Cancer detection technology in a spot of bother?
Insurance tech specialist Aquarium Software is backing expert opinion warning apps detecting skin cancer have not seen enough testing and regulation to be relied on. Such functionality has a big role to play in the travel insurance sector, where identifying medical conditions early can save lives and save the industry a fortune in medical and repatriation costs - by spotting potential causes for concern before travellers embark.
The insurance industry is embracing apps to drive sales and improve customer journey, introducing geo location to real time medical screening.
Aquarium’s support of technology to assist medical diagnosis and predict insurance risk, comes with the caveat that this must be done responsibly so not to dent public trust; with premiums in decline and large numbers travelling without adequate cover.
“Tech is changing the insurance landscape, but care is required using apps for medical purposes,” said Aquarium Software Director, Mark Colonnese.
“Technology is at its best bringing people together and relying on an app for everything presents risks.
Online screening uses apps to put customers in contact with a real doctor and photo analysis apps to spot skin conditions must be proved viable.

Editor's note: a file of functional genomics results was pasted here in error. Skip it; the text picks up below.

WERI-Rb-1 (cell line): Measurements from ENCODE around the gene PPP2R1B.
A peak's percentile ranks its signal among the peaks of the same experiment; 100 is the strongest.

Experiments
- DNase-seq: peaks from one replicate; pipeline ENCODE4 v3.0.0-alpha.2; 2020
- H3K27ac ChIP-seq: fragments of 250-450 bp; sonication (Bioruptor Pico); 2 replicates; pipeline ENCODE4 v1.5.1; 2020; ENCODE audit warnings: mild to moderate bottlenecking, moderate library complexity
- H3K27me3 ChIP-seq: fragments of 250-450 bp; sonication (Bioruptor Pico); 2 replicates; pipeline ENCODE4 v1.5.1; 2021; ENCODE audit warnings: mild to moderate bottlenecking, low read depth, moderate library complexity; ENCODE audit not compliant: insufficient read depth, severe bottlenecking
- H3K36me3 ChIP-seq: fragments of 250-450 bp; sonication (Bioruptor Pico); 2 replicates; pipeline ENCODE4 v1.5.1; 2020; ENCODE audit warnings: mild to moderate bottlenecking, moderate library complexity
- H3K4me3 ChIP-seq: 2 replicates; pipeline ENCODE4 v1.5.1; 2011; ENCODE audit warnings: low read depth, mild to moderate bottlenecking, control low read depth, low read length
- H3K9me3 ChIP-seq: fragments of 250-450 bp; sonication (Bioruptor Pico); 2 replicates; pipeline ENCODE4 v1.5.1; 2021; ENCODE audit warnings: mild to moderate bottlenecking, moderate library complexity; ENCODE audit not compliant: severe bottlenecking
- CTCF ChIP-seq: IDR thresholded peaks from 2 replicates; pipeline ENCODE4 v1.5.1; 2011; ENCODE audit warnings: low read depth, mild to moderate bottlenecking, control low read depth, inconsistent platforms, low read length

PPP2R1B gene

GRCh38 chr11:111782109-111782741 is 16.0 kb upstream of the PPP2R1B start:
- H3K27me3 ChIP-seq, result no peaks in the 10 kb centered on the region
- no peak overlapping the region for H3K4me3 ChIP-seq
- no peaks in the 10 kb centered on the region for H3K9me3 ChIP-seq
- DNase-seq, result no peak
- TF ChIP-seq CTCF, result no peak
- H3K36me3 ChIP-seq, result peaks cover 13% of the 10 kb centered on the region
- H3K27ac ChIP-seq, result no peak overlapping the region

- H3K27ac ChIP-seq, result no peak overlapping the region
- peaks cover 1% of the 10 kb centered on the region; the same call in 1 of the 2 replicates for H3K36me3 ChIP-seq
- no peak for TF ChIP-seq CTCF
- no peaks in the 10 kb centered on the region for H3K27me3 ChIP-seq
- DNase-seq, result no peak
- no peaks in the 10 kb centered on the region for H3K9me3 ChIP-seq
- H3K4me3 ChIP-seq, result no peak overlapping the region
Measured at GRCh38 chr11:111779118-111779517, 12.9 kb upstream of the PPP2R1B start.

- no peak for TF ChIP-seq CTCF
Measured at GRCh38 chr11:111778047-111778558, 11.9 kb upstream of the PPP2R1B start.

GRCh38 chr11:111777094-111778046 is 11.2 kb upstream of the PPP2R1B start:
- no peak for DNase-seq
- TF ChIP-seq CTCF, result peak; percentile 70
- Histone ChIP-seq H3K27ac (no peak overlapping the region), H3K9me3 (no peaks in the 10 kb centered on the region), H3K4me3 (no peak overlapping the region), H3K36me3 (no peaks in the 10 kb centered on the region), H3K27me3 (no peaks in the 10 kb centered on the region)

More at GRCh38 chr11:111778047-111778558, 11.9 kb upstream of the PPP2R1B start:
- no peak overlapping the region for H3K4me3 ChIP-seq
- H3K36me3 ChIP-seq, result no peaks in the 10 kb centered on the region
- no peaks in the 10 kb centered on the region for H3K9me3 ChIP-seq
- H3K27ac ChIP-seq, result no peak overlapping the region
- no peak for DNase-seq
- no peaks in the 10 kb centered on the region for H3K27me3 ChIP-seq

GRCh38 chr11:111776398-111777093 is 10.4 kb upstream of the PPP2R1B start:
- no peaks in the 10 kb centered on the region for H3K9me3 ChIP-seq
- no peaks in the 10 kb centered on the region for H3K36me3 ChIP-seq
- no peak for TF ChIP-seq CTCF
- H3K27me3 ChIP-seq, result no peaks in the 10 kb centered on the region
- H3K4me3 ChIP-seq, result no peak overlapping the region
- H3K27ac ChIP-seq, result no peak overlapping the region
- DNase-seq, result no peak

The last thing we need is an app that cannot identify rare or unusual cancers, or symptoms a doctor would spot, but the basics might prove enough for travel insurance.”
One solution is for images to be sent to a dermatologist, if something identifies as a red flag, requiring a specialist opinion.
For the insurance industry this is performing a public service, by screening people who might never have seen a doctor otherwise with a problem they were unaware of.
“New tech must be integrated with caution but we have to be careful not to pour too much cold water on apps claiming 88 percent success,” added Colonnese.
“There is no substitute for a real doctor but anything reducing risk for public and policy provider alike is good.
Providers don’t face costly claims and the insured gets early treatment for a condition that accounts for 2,285 UK deaths every year.
Many of us are shy about seeing a doctor and this could prove a great contributor to public health, while cutting payouts for insurers – a win-win for all concerned,” Colonnese concluded.